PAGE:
Lakisha Perry, 29, hugs her daughter Stephanie Perry at California Institute for Women state prison in Chino, California May 5, 2012 (REUTERS/Lucy Nicholson).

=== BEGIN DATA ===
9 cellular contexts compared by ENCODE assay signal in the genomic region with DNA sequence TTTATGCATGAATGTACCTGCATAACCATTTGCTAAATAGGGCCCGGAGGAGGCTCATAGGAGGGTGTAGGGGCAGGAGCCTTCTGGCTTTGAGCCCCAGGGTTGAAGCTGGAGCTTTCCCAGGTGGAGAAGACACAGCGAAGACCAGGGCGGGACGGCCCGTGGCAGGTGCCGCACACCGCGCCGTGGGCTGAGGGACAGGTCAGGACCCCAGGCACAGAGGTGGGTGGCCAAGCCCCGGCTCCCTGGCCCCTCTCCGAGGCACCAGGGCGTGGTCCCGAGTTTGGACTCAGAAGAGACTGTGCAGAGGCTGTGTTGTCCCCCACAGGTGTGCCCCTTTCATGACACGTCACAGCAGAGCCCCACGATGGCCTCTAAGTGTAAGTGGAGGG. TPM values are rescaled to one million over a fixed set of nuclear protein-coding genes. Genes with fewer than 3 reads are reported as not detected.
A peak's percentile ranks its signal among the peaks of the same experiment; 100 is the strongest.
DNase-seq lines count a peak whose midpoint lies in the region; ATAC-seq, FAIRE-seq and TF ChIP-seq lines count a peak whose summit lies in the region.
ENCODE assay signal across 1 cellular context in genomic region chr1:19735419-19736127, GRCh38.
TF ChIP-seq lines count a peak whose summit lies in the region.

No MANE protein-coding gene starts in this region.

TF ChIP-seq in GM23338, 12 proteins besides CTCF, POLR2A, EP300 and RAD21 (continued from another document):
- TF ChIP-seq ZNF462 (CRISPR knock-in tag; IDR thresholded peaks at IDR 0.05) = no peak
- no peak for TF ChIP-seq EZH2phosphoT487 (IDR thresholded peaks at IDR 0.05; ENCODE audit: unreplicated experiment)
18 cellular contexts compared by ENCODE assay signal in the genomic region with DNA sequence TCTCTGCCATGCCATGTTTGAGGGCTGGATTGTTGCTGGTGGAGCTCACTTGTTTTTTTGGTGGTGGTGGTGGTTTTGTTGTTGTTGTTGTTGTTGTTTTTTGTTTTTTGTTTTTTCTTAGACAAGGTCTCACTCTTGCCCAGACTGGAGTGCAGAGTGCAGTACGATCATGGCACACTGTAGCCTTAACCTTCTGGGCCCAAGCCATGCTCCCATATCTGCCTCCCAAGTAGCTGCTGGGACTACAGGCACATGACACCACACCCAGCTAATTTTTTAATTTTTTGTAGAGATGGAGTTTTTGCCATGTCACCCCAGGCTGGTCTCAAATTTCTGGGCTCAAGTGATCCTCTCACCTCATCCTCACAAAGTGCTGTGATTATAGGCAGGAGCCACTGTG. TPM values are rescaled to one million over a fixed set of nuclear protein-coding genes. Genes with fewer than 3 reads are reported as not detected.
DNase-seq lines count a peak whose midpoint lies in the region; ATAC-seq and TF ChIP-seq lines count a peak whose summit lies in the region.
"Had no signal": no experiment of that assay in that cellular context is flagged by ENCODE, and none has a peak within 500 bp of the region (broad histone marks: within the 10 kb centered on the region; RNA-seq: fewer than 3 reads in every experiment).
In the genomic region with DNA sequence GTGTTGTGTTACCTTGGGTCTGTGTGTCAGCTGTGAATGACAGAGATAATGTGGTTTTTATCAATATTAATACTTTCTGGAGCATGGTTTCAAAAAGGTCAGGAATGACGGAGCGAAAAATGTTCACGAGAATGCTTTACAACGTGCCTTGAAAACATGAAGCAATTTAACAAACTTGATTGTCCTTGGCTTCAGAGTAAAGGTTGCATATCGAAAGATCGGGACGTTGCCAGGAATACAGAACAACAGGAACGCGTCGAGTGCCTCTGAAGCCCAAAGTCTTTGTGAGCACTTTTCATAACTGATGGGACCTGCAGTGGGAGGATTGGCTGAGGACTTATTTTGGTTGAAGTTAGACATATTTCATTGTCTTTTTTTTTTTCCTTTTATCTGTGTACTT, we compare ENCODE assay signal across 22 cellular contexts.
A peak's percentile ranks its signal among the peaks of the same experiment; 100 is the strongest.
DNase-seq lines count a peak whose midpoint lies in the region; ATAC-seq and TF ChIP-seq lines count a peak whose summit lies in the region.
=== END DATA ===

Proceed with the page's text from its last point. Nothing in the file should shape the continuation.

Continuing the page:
I came of age in Elizabeth, New Jersey, a suburb of Newark, during the 1980s. I witnessed and experienced how crack cocaine infiltrated and devastated Black communities. I watched people I regarded as sisters and fictive kin become victims of the crack cocaine epidemic and the subsequent War On Drugs. The 1980s signified America’s War on Drugs and Tough on Crime Era. The surge in mass incarceration rates that followed continues to be a concern for Black communities that are criminalized and more heavily policed. Historian Carol Anderson reminds us in her book White Rage: The Unspoken Truth of Our Racial Divide that, despite the stereotypes, Black people are the least likely to use drugs or engage in the illegal drug trade than any…
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